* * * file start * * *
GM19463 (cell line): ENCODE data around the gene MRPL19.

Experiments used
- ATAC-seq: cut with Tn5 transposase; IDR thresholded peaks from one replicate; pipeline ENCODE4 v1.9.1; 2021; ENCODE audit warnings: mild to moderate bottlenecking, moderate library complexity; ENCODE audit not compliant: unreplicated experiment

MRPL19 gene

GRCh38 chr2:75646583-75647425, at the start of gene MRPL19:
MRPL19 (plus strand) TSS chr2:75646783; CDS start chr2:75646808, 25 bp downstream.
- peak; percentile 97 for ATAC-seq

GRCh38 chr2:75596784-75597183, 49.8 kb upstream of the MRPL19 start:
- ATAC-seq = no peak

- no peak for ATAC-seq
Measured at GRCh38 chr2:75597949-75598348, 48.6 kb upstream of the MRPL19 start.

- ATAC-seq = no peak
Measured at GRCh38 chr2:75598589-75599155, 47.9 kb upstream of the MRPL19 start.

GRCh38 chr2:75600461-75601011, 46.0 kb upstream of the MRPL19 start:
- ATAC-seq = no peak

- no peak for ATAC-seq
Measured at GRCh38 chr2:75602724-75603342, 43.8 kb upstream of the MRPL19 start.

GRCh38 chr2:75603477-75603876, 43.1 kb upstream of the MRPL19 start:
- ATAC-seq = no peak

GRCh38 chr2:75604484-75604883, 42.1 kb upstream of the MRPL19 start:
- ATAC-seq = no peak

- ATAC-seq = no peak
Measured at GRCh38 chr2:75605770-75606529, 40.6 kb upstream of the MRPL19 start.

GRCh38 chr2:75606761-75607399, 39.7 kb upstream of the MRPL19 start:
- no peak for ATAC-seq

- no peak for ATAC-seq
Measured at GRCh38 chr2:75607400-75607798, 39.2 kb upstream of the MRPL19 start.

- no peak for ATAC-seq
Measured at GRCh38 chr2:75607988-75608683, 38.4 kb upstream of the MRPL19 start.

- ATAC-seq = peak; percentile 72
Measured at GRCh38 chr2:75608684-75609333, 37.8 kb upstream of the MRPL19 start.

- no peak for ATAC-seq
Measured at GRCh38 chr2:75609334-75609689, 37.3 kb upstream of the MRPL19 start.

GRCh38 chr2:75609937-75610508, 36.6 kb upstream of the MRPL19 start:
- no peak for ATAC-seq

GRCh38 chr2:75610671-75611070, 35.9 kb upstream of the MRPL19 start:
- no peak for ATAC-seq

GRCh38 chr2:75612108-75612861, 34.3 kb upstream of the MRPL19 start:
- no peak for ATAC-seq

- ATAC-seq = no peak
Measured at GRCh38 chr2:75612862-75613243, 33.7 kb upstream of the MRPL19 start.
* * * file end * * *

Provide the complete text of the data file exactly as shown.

GM19463 (cell line): ENCODE data around the gene MRPL19.

Experiments used
- ATAC-seq: cut with Tn5 transposase; IDR thresholded peaks from one replicate; pipeline ENCODE4 v1.9.1; 2021; ENCODE audit warnings: mild to moderate bottlenecking, moderate library complexity; ENCODE audit not compliant: unreplicated experiment

MRPL19 gene

GRCh38 chr2:75646583-75647425, at the start of gene MRPL19:
MRPL19 (plus strand) TSS chr2:75646783; CDS start chr2:75646808, 25 bp downstream.
- peak; percentile 97 for ATAC-seq

GRCh38 chr2:75596784-75597183, 49.8 kb upstream of the MRPL19 start:
- ATAC-seq = no peak

- no peak for ATAC-seq
Measured at GRCh38 chr2:75597949-75598348, 48.6 kb upstream of the MRPL19 start.

- ATAC-seq = no peak
Measured at GRCh38 chr2:75598589-75599155, 47.9 kb upstream of the MRPL19 start.

GRCh38 chr2:75600461-75601011, 46.0 kb upstream of the MRPL19 start:
- ATAC-seq = no peak

- no peak for ATAC-seq
Measured at GRCh38 chr2:75602724-75603342, 43.8 kb upstream of the MRPL19 start.

GRCh38 chr2:75603477-75603876, 43.1 kb upstream of the MRPL19 start:
- ATAC-seq = no peak

GRCh38 chr2:75604484-75604883, 42.1 kb upstream of the MRPL19 start:
- ATAC-seq = no peak

- ATAC-seq = no peak
Measured at GRCh38 chr2:75605770-75606529, 40.6 kb upstream of the MRPL19 start.

GRCh38 chr2:75606761-75607399, 39.7 kb upstream of the MRPL19 start:
- no peak for ATAC-seq

- no peak for ATAC-seq
Measured at GRCh38 chr2:75607400-75607798, 39.2 kb upstream of the MRPL19 start.

- no peak for ATAC-seq
Measured at GRCh38 chr2:75607988-75608683, 38.4 kb upstream of the MRPL19 start.

- ATAC-seq = peak; percentile 72
Measured at GRCh38 chr2:75608684-75609333, 37.8 kb upstream of the MRPL19 start.

- no peak for ATAC-seq
Measured at GRCh38 chr2:75609334-75609689, 37.3 kb upstream of the MRPL19 start.

GRCh38 chr2:75609937-75610508, 36.6 kb upstream of the MRPL19 start:
- no peak for ATAC-seq

GRCh38 chr2:75610671-75611070, 35.9 kb upstream of the MRPL19 start:
- no peak for ATAC-seq

GRCh38 chr2:75612108-75612861, 34.3 kb upstream of the MRPL19 start:
- no peak for ATAC-seq

- ATAC-seq = no peak
Measured at GRCh38 chr2:75612862-75613243, 33.7 kb upstream of the MRPL19 start.